Along with the rise of the metropolis and the construction of its narratives, came the temples of bourgeois commerce, the department store; not exactly the ideal territory of the flâneur. Shopping entails a purpose and is thus interested. But, it is also shown in Aruna D'Souza's "Impressionism and the Department Store" as an urban environment in which women could gather alone, a space often depicted as particularly female. The female experience of the city and commerce appear closely interrelated as seen in advertising images. It was acceptable for a woman to walk through the city if she was engaged in a purposeful activity.

The question remains as to the feasibility of the flâneuse. It becomes evident that the concept of the flâneur cannot simply be transposed onto the female subject. But the sustainability of the central male subject is also brought into question. What happens when the flâneur is taken out of Paris? Ting Chang asks this in "Disorientating Orient: Duret and Guimet in Asia." Théodore Duret appears as the archetypal flâneur in Manet's 1868 portrait of him. He is confident, well-dressed and equipped with his walking stick. But as he left for the Far East with his friend Henri Cernuschi in 1871, the two flâneurs became aware of their otherness and were also disappointed at times by the degree of Europeanization in the Asian metropolitan centers. Disappointment and unease replaced their usual confidence. This raises the question as to how specific flâneurie is to nineteenth-century Paris. Duret and Cernuschi lose their flâneur status when in unfamiliar territory and with it a certain dignity.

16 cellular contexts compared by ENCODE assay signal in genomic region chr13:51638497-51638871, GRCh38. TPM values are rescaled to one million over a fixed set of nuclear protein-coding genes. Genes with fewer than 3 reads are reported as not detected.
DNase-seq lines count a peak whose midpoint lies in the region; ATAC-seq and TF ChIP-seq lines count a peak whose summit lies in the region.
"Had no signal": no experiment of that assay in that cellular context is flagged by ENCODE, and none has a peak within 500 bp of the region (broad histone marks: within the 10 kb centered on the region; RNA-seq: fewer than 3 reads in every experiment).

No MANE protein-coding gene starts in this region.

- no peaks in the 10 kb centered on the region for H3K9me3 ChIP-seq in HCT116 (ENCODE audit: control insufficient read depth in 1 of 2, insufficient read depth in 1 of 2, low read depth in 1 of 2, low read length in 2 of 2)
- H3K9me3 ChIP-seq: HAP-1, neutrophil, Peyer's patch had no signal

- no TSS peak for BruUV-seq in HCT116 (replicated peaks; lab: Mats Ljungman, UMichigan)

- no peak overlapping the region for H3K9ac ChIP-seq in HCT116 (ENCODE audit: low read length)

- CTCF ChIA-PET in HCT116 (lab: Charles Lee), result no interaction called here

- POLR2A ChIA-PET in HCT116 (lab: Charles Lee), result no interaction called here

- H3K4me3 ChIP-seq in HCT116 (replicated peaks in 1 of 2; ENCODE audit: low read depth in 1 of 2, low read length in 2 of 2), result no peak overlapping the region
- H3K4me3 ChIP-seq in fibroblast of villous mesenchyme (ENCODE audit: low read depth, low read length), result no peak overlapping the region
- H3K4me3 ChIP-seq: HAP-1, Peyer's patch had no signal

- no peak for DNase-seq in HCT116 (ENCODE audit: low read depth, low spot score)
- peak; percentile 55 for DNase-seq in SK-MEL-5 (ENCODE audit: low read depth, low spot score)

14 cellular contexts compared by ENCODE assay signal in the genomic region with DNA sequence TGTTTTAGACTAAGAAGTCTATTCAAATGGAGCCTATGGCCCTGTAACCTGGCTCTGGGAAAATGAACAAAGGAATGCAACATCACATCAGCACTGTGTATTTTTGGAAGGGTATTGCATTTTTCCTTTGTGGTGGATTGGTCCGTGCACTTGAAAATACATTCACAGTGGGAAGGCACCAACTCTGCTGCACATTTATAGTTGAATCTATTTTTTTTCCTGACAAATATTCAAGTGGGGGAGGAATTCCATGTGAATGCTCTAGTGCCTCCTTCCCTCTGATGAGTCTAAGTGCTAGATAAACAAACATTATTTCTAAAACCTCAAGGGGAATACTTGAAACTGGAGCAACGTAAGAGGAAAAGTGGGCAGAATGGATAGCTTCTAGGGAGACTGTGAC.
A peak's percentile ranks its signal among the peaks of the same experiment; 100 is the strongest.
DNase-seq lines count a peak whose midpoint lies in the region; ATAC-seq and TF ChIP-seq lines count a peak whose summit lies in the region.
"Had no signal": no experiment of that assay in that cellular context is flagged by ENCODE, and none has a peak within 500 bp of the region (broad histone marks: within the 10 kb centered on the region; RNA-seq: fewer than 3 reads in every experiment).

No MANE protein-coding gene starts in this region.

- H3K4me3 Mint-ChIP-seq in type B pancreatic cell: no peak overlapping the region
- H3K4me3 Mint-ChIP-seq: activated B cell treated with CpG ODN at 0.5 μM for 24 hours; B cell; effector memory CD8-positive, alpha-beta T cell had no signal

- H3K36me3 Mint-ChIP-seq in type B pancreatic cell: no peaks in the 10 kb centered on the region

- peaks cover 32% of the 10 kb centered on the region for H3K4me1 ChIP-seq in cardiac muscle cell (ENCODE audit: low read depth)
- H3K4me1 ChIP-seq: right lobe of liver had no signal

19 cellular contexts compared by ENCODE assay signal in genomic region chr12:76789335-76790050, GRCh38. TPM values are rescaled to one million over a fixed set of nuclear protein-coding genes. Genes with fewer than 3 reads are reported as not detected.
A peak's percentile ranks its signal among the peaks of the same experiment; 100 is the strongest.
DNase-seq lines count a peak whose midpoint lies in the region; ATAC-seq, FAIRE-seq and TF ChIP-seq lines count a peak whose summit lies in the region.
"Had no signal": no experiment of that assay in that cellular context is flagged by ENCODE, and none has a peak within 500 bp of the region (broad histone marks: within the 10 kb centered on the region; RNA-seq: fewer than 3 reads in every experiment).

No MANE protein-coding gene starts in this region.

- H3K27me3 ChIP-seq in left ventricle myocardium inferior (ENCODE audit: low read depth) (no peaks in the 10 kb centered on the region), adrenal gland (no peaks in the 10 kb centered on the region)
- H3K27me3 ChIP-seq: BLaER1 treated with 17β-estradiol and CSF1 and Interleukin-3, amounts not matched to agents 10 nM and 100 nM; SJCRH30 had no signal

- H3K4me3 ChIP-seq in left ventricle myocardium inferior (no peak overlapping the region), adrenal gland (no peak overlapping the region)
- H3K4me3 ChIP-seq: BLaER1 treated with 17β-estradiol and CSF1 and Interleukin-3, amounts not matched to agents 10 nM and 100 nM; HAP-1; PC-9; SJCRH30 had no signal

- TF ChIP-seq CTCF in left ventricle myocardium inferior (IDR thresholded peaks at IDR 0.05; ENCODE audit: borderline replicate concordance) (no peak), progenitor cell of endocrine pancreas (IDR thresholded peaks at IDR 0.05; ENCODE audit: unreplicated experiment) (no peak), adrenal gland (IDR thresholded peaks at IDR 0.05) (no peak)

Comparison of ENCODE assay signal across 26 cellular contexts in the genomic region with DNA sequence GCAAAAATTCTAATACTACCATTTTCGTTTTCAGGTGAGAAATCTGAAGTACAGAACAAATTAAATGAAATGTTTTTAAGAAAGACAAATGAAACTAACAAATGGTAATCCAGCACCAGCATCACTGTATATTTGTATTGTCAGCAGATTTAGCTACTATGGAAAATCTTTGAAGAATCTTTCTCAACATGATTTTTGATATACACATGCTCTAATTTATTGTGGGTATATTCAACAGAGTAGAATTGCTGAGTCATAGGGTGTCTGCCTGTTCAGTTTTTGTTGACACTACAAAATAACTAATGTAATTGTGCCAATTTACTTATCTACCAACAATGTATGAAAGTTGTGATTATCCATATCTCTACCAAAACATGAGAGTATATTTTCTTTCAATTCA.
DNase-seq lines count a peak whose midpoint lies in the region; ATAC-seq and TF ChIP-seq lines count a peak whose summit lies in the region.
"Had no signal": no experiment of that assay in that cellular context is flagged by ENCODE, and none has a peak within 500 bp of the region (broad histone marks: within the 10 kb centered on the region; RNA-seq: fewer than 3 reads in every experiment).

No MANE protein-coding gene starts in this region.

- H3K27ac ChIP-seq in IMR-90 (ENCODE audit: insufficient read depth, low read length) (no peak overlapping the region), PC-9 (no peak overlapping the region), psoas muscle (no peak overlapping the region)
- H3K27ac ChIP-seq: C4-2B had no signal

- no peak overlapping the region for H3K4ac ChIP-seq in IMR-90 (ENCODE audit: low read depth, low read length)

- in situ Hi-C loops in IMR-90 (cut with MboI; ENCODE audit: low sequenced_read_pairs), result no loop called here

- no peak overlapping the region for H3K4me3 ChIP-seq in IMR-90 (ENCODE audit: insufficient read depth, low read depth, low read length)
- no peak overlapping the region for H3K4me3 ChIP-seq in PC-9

Queer issues further complicate the traditional status of the flâneur. Simon Leung queers the subject, further questioning our notion of the flâneur's elevated status by concentrating on public toilets and glory holes. His contribution underscores the performative aspect of the entire book as does Helen Scalaway's. The delineation between text and performance is complicated; a fitting method for the discussion of the topic. Flânerie involves an activity whose nature allows no certain experience. It is the contingency of the public encounter that Leung finds exciting.

Sex in public toilets is a possibly upsetting image for those enthralled by the romantic notion of the flâneur. But the strength of The invisible flâneuse? is that it relates experiences of nineteenth-century urban life beyond that of a central subject. The collection of essays brings current theoretical issues to bear upon an historical theme, and further looks to ways in which the flâneuse is pertinent today. In the end the reader is not given a female counterpart to the flâneur, but a richer understanding of the experience of public space.

Scott J. Budzynski